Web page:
After a back-breaking bout of volatility, the extended status quo that seems to be settling over the Thoroughbred marketplace is not necessarily seen as the worst thing.
With the public auction arena beginning its 2013 season with the Keene land January Horses of All Ages sale on Monday, many participants expect to see more of what they've witnessed for the past 12 months — a stable but still selective market taking baby steps toward greater returns on its investments.
Building off the upswings that began in 2011 following the economic crash of 2008, the 2012 auction year by and large continued to produce encouraging results in various key areas.
Strength at the top end not only helped bolster select juvenile and yearling auctions, but breeding-stock sales flirted with its 2007 heyday, most notably when Mandy Pope paid $10 million for 2011 Horse of the Year Havre de Grace during the Fasig-Tipton November sale.
But the going is still less than forgiving for horses on the lower end. And even with production costs declining because of decreased stud fees, selling horses for profit still is not the norm for commercial breeders.
The increasingly smaller foal crops, though, means supply and demand are the best allies of the marketplace. And a surprise bonus came through last week, when fiscal-cliff tax legislation passed by Congress reinstated incentive programs for horse owners.
"I think having continued stability in our major racing jurisdictions would help," said Andrew Cary of Select Sales Agency. "Kentucky is still in limbo with whether casinos will come in, and that always keeps people uncertain here about our future. But I think there is going to continue to be more of the same trends we've seen with quality being highly sought after and I think the smaller foal crops will keep averages higher.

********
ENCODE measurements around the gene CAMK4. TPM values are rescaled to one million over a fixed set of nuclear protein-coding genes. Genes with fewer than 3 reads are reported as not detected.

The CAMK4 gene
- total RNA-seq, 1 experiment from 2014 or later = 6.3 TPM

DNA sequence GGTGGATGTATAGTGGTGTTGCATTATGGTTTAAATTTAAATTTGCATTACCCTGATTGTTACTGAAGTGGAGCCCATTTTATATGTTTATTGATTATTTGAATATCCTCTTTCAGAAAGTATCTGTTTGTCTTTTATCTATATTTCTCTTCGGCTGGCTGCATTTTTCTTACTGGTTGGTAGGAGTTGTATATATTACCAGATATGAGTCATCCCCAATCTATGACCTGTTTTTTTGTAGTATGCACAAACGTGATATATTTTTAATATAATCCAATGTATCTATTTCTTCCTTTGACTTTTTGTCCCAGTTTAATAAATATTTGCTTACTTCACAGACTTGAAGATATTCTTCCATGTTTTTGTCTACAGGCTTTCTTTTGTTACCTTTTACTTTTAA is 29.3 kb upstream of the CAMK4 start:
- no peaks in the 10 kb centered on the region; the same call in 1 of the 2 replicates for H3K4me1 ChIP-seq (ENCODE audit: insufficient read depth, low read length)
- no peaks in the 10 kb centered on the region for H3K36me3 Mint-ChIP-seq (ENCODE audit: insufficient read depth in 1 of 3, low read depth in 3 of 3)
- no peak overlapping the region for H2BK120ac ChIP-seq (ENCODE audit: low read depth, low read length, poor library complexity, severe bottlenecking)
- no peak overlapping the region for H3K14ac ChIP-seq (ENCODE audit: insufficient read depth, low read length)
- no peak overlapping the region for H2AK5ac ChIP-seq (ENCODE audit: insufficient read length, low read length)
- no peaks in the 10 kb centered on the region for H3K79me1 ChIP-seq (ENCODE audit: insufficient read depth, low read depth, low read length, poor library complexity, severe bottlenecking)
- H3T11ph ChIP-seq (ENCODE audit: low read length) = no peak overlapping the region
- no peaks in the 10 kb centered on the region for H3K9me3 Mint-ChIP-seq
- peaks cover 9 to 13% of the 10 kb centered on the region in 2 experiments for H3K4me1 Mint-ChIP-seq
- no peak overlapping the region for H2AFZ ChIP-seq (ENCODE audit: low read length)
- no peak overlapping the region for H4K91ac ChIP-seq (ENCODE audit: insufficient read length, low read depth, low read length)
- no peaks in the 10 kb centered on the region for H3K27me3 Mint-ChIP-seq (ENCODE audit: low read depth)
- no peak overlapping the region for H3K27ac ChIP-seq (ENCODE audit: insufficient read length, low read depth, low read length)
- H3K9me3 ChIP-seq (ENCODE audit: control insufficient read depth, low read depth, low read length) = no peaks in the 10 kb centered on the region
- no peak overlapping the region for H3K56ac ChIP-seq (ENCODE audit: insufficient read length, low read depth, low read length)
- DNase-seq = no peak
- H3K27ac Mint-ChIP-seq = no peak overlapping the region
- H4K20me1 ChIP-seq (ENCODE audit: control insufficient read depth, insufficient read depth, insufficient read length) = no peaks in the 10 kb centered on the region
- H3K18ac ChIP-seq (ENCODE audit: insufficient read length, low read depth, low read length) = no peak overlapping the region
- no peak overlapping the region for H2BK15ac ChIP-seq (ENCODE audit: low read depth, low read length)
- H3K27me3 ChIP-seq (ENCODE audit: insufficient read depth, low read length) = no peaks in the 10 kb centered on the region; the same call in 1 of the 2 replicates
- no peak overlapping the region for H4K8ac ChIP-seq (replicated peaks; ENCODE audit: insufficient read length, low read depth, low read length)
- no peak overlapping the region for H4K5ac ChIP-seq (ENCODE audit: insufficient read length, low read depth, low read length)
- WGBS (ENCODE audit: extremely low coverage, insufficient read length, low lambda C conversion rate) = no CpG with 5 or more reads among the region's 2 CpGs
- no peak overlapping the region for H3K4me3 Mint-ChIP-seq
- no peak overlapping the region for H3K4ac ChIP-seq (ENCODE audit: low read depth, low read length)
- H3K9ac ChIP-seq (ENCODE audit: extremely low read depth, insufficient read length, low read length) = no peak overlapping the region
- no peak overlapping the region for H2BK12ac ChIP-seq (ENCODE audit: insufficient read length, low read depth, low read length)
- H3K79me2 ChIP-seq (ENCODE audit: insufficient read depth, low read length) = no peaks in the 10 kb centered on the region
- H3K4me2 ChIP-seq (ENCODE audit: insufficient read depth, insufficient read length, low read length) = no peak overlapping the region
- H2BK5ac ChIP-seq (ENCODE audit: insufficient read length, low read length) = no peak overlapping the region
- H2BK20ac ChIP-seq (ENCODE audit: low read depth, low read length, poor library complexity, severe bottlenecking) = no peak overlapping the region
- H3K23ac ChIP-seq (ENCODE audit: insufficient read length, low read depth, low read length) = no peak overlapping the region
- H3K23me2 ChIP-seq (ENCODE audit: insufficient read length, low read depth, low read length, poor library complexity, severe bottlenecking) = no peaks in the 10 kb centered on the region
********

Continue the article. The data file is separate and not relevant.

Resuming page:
"I think it will be more of the same that we saw last year. But now at least you can do some long-term planning rather than just hoping you'd make it to the next month."
Selling horses for profit remains a challenge, but there is an increasing number of buyers at all levels now that the supply has contracted.
Last year's Keeneland January sale saw huge across-the-board gains, including a 50.48 percent increase in gross, with a not-sold rate of 19.7 percent, a 27.8 percent improvement from 2011.
"Even when things are good it's a tough game, but I think as long as the numbers are in better balance, that is one of the biggest key issues," said Craig Bandoroff of Denali Stud. "The fact that you can sell them now and that the bottom of the market has kind of moved up ... those are big factors. You want to sell at a profit, but at the end of the day you want to move them. I think the profit number will pick up, hopefully."
This year's Keene land January sale has 1,893 lots cataloged, up from 1,594 in 2012, and probably will be aided by the complete dispersal of stock from Issam Fares' Fares Farm. The Lexington farm was the breeder of two-time Horse of the Year Curlin.
Quality dispersals can be a gold mine for an auction, and the Fares Farm consignment, which is being handled by Lane's End as agent, features such notable stock as a yearling half-sister to Curlin by leading sire Distorted Humor.
"I'm certainly optimistic about what is going on," said Walt Robertson, Keeneland's vice president of sales. "We've got a nice dispersal, some other real nice mares and some great babies.
"We've always said there is not a buyer for every horse, but there is a buyer for more of them now than there used to be."